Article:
The cat formerly known as Loose-y has regained the original spelling of her name. In fact, now that she's retired from baby-making, we could almost change Lucy's name to Prudence, or something equally puritanical. She's not happy with me. Seems she really enjoyed having four litters of kittens back to back. So to show her displeasure, she promptly let loose all over the laundry room the morning after being spayed. How she managed to hit the washer, three walls, her blanket, and a good portion of the floor and not get a single bit in the litter box is beyond me. I think she's gifted.
I smelled her message before I saw it. Emerging from our bedroom, I headed straight for the coffee maker, but before my hand touched the handle, my nose wrinkled in disgust. "Lucy ... you didn't." But she did. I nudged the pocket door open and peeked into the laundry room. Lucy sat back on her haunches, dusted her front two paws off, and sneered at me with a look that said, "There's a little 'Thanks for the surgery' gift--just for you."
Now, Lucy's not known for her love of the litter box. She's never had a kitten who didn't leave the womb knowing exactly where to squat, and for that, I'm grateful. But she herself has exhibited a great disdain for all-things-clumping. So I've cleaned up my share of presents. But yesterday morning, I just shut the door. I knew Dave would be up in a matter of minutes, and I was going to ask him a great big favor. Because yesterday morning, I faced a full day of cooking. A friend from church, Heidi, is recuperating from foot surgery, so I'd planned to make a double batch of everything and bring half over in the afternoon so Corey wouldn't need to finagle dinner when he got home from work. That meant two chicken pot pies, two Caesar salads, and a big pan of peanut butter bars. In addition to that, I planned to make and freeze a week's worth of breaded Italian chicken fingers for the kids' lunches, and if I could sneak it in after that, I wanted to blanch and shuck a big bag of corn another friend gave me Wednesday at church. So knowing I was going to be handling all that food, I couldn't, in good conscience, handle Lucy's mess. There's not a paper towel in the world thick enough to keep your hand feeling clean. And no amount of scrubbing afterward would remove the feeling of filth. I couldn't get past the "Ew" factor. You don't jump from poo to pot pie, you know?
Dave was wonderful. Sure, his shoulders sagged a bit, but I think the experience was balanced slightly by the knowledge that he'd have chicken pot pie for dinner. I saw him in there swiping a bit and grabbing the grabbable chunks with a piece of toilet paper. But all too soon--much too soon, for my comfort--he trotted out the back door to check out the doings down in the goat barn. I could still see partial Lucy residue on one section of the laundry room floor, and though I hoped he'd be back, Dave spent a good long time down in the barn. By the time he returned, the look on his face told me he'd managed to erase the distasteful episode from his mind. He had no intention of going back in there.
Fast forward to the afternoon (an ironic choice of words, isn't it? Have I ever "fast"ed anything in this blog?). Tera came home sad. I will definitely write another time about her experience in school this year. Suffice it to say, fifth grade girls can be snotty--and my girl was on the receiving end of the Queen of Snot's attention yesterday. To cheer her up, I suggested she ask her best friend, Jaimey, to come spend the night. Jaimey, of course, said yes. So Tera and I loaded the car with Corey and Heidi's dinner, made the delivery, visited there awhile, and then drove down the street to Jaimey's. When we pulled in, Tim and Kari were out front talking to a strange man (strange to me) in a van. So I said hi and walked up to the house to collect Jaimey. When I pulled open the back door, the most wonderful smell rushed forward and wrapped itself around me. I stood in the center of Kari's kitchen drawing in breath after breath. It wasn't food. It was the smell of "clean."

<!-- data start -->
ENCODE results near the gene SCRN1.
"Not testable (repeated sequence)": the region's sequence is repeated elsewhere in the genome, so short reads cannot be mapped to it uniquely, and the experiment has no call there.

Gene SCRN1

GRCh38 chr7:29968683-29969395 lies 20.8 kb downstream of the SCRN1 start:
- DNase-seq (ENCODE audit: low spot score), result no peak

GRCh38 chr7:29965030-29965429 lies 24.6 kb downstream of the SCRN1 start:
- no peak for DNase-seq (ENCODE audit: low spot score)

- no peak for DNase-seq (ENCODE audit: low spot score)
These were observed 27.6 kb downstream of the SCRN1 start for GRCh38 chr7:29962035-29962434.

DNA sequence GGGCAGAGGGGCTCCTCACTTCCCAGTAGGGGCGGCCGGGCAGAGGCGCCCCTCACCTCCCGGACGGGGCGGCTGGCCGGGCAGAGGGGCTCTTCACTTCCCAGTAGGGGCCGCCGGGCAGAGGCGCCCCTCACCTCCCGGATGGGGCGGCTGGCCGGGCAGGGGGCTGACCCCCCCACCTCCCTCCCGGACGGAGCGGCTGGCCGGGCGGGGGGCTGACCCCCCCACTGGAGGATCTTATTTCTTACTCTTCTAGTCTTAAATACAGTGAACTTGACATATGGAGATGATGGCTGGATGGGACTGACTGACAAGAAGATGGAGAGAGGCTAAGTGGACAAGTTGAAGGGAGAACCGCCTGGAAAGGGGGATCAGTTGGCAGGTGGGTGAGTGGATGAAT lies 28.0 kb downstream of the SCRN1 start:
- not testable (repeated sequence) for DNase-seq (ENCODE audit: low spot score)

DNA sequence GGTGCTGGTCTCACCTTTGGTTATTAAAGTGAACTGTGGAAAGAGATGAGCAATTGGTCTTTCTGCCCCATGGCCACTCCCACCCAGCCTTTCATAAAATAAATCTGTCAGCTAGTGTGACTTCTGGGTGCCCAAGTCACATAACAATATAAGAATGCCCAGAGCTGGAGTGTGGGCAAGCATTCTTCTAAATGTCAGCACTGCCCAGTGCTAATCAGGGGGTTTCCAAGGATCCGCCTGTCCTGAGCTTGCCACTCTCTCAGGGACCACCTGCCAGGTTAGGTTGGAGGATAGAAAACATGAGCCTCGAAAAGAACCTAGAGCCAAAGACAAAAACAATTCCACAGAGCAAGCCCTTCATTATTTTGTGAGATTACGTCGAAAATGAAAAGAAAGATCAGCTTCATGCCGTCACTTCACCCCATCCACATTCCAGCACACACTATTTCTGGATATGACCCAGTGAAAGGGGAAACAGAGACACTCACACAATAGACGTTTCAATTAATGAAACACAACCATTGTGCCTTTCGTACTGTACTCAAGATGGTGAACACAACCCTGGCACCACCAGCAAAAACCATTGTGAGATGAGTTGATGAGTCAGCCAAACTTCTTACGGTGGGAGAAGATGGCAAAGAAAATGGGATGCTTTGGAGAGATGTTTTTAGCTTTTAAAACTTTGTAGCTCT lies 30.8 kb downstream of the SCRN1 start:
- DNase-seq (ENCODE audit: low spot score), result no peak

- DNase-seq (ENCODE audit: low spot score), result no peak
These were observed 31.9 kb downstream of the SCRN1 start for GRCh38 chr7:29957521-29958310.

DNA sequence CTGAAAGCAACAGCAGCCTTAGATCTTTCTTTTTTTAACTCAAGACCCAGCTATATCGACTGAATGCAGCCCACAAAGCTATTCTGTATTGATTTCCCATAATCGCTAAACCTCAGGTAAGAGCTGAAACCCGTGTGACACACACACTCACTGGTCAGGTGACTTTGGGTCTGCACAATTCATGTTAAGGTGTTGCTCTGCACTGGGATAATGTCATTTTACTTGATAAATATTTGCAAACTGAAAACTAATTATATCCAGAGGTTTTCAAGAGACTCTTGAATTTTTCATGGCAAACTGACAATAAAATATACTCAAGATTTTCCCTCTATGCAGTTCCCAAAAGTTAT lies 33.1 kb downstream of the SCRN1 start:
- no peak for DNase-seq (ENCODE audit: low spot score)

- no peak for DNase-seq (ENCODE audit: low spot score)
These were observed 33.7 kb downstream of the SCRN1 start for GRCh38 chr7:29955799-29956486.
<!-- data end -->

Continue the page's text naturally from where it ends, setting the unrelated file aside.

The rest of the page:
Tim came through the back door and noted the rapturous expression on my face and my curtain-ruffling intakes of air. "What?"
"It's that smell. What's that wonderful smell?"
He sniffed. "Who knows? Kari's been swiping stuff."
It was a husband-proper description; the gender equivalent of what I'd say if someone asked me how Dave fixed the car. “Oh, you know. He twirled some metal stuff and squirted goo on top.”
Kari came in.
"Kari, what is causing that heavenly smell?"
She pulled a bottle of Lysol All Purpose Cleaner (lemon) out from under the sink and gave me a quick commercial. "I just fill the sink with hot water, dump a generous amount of this stuff in there, and wipe everything down."
"I have GOT to get me some of that," I said.
She walked over to a cupboard and pulled out a second, full bottle. "Here."
I squealed and clutched the purity-endowing liquid against my chest. "Let me pay you!"
"No," she said. "Let me bless you."
I love my friends.
All the way home I delighted in the knowledge that Kari's smell would soon permeate my house. I couldn't wait to squirt, swirl, scrub and sniff. And later, while doing just that, I thought about how wonderful it is to be given the free gift of purity. Someone else paid the cost ... and handed me the solution to my mess ... and said, "Let me bless you."
Thank you ... Kari and Jesus.
"Come now, let us argue this out," says the LORD. "No matter how deep the stain of your sins, I can remove it. I can make you as clean as freshly fallen snow." --Isa 1:18 (NLT)